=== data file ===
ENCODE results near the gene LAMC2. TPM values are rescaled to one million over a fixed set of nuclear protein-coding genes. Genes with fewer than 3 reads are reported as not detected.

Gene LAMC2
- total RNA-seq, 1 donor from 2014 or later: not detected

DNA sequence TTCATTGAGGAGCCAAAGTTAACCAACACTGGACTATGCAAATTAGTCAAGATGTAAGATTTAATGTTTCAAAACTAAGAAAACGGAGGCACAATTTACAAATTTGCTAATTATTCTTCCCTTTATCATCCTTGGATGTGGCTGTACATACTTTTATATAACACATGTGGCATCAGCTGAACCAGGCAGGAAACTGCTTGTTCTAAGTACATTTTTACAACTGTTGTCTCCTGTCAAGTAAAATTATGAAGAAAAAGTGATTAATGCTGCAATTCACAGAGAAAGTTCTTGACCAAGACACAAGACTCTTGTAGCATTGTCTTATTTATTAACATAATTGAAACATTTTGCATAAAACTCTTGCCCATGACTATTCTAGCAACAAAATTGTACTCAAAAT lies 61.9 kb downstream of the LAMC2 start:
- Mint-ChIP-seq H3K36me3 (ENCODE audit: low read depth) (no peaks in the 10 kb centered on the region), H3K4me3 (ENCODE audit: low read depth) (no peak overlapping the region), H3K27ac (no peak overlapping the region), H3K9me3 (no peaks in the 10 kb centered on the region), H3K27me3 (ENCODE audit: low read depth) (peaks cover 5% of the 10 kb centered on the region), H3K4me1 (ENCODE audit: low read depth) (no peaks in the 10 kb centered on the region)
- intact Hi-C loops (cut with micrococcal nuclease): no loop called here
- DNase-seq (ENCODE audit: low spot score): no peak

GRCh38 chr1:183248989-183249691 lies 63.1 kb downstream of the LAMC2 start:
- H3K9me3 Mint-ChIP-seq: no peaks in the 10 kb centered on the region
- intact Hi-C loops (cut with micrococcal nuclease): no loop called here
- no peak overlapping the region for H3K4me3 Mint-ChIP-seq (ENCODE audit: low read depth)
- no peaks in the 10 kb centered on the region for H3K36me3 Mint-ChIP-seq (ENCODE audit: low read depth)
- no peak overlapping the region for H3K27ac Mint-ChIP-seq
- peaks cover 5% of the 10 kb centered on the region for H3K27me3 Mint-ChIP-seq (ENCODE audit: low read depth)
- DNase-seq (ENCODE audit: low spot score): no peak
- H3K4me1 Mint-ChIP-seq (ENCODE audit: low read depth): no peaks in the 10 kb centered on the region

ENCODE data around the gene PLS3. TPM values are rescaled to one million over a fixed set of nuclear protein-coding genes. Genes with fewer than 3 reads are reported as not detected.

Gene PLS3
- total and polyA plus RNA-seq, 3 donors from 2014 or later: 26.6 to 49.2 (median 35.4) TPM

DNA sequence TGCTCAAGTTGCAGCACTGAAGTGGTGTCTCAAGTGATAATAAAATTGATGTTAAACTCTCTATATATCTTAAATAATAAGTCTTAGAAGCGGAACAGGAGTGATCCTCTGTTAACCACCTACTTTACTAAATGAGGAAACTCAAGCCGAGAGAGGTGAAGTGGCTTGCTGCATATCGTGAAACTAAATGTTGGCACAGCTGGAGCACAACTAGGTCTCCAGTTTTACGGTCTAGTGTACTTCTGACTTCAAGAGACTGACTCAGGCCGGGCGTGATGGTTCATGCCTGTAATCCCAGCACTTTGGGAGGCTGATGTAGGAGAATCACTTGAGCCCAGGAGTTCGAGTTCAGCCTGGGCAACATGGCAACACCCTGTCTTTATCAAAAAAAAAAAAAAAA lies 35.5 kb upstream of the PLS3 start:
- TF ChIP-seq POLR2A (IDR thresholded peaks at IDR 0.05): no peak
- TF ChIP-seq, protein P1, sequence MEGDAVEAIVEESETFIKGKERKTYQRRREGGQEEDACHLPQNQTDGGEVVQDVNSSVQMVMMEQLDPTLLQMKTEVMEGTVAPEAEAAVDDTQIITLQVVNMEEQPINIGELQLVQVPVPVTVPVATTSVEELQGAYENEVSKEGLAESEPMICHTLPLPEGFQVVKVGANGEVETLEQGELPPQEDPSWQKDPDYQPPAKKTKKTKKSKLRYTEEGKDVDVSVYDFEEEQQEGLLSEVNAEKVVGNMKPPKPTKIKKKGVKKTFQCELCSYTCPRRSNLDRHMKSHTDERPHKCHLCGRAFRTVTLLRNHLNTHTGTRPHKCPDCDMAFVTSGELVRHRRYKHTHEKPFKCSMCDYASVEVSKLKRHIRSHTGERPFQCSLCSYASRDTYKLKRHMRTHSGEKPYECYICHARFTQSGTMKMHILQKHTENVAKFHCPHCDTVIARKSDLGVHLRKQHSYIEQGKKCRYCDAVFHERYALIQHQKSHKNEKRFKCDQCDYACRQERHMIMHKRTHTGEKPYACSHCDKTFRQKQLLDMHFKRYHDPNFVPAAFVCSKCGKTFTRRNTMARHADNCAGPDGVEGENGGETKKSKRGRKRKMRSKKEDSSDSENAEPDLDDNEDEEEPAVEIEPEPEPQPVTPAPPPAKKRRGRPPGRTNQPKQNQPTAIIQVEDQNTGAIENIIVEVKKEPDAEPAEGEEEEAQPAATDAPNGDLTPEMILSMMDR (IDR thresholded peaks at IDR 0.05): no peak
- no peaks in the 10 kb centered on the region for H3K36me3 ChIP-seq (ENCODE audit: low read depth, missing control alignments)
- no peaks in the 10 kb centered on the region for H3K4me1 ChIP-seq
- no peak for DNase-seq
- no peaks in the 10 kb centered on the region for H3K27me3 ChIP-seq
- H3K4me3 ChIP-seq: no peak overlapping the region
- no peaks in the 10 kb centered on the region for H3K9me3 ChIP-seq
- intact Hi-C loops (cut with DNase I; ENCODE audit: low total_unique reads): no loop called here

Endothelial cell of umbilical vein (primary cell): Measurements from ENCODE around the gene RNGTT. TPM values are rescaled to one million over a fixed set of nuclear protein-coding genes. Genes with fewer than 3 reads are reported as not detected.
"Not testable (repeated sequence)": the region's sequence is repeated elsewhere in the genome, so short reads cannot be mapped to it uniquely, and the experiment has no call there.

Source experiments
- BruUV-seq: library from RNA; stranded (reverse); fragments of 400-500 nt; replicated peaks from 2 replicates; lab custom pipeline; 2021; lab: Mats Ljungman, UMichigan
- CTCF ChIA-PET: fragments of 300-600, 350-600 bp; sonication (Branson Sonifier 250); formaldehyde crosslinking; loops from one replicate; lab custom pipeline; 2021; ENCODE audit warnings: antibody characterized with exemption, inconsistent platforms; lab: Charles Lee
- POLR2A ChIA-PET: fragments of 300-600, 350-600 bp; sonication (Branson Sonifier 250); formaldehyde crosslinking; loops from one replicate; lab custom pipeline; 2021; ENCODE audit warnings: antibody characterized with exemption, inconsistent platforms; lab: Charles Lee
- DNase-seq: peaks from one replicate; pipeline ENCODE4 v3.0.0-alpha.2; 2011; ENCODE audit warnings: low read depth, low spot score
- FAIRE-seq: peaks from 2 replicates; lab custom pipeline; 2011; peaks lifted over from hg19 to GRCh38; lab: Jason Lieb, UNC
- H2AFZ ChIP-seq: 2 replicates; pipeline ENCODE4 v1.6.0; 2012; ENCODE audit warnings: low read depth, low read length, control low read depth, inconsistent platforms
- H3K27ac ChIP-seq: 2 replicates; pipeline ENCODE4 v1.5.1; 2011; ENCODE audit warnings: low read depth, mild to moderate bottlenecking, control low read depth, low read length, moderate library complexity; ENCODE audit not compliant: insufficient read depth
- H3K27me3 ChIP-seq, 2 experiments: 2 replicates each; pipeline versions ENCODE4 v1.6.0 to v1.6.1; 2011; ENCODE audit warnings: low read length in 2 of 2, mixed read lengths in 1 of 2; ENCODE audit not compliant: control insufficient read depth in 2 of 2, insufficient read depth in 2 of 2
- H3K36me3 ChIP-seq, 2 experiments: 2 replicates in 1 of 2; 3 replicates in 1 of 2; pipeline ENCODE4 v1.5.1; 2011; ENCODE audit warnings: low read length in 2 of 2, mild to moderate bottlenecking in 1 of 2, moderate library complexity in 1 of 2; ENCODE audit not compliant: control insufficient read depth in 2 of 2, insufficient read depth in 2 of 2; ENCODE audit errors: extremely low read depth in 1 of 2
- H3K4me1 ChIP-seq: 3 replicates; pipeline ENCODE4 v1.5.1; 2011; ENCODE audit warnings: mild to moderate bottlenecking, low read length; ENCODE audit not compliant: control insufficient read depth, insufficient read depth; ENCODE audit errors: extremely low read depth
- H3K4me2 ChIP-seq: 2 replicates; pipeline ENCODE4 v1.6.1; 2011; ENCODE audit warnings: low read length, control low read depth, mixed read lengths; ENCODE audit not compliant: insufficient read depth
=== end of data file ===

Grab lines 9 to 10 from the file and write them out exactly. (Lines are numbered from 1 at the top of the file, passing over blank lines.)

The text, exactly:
- H3K9me3 Mint-ChIP-seq: no peaks in the 10 kb centered on the region
- intact Hi-C loops (cut with micrococcal nuclease): no loop called here